Mother’s Day in the classroom was also a refreshing time for me. As I drew my own pictures and the children worked on theirs, they would ask me who the woman with the curly hair was. I’d tell them it was Mam and they’d ask about her. Often shocked that she was no longer alive they were sorry for me and sweet. The innocence, honesty and concern expressed by my little kindergartners was healing. They weren’t afraid to ask questions or worried about saying the wrong thing. They asked because they were curious. They wanted to know how I was doing, how could I be doing, WITHOUT my MOTHER!
Yesterday I met with a Motherless Daughter’s group for a luncheon. We talked about our mothers, shared photographs and stories. It was therapeutic for me to spend the day before Mother’s Day with these ladies. For those of us who are motherless there aren’t opportunities for us to talk about our mothers. And we need that.
Meghan O’Rourke wrote in her memoir The Long Goodbye:
“Perhaps it is fitting, too, that while my grief has lessened, my sense of being motherless has intensified. I hadn’t anticipated this. The first grips of grief were so terrible that I couldn’t wait to get beyond them, to a state I hoped might be “better.” But as each new day arrives I find myself, though suffering less acutely, feeling more unmothered.”
At the luncheon yesterday we discussed how some of us have lived years without our moms while others are fresh in their grief. None of us are okay with being motherless. I am not grieving right now but my sense of being motherless is heightened because I am about to get married. Mam would have loved to come dress shopping with me. She would relish this time in my life and I can’t imagine the joy of having her with me.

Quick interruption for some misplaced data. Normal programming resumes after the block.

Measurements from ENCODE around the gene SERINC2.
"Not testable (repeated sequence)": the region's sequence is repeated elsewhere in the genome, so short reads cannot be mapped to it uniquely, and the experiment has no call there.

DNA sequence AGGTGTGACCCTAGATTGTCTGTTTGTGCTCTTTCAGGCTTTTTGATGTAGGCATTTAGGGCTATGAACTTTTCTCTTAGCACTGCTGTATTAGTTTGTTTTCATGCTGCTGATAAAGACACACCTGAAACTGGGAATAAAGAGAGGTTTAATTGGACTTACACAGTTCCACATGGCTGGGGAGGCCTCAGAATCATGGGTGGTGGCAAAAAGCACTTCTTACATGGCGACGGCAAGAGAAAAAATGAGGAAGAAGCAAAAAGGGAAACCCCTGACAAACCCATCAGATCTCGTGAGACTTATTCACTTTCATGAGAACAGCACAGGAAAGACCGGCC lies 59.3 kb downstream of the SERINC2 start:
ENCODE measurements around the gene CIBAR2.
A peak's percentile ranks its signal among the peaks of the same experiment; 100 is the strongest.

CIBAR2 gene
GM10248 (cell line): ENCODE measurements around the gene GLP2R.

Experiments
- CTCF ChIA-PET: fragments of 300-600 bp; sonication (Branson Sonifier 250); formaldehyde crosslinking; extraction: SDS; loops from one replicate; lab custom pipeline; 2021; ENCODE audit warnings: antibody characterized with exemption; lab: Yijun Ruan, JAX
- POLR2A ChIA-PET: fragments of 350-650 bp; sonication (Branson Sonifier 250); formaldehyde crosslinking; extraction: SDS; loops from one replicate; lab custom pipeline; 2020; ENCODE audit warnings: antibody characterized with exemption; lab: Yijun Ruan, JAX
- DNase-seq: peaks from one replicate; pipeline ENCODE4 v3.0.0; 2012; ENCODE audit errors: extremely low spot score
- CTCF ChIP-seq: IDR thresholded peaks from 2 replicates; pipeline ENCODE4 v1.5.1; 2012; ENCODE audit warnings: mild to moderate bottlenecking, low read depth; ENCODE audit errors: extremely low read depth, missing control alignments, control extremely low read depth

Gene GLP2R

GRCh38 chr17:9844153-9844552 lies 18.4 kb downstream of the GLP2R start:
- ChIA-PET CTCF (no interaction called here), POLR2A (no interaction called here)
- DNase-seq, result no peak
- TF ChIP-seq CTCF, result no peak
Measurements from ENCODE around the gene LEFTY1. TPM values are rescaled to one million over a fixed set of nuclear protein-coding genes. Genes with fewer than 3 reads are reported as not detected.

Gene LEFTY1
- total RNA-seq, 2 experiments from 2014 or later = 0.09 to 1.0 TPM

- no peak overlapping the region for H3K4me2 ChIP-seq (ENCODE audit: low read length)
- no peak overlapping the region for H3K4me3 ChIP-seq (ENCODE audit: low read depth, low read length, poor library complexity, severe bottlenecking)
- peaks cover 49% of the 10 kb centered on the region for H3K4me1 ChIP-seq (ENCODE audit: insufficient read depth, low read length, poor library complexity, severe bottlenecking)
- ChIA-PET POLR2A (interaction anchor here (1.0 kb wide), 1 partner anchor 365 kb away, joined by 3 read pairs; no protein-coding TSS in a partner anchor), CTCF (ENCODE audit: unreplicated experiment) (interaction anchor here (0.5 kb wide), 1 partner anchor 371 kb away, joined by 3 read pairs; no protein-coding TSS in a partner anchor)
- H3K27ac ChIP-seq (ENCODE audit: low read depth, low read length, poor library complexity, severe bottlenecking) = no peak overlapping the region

“But when mother is a verb – as in to be mothered and to mother — ah, then the very best of human possibilities come into our imaginations. And we are all able to mother, whatever our sex or our age or our abilities.To mother is to care about the welfare of another person as much as one’s own.To mother depends on empathy and thoughtfulness, noticing and caring.”
And this reminds me of the nurturers in my life. My dad, who devoted his life to raising my brother and me, eased our suffering by being a constant, kind and loving father. Without him I don’t know who I’d be today. Mary, who came into my life in later years, cared about me, became my dear friend and showered me with love. Yes, we may be without our biological mothers, and nobody can ever replace the woman who birthed us into this world, but there are opportunities for all of us to nurture and through nurturing comes healing. There are ‘mothers’ in our world who may not have given birth, but the world is a better place because of their mothering. We all know a few. Let’s put our arms around each other on this Mother’s Day and be the best mothers we can be, to our earth, to our loved ones, to anyone who may need it on this day.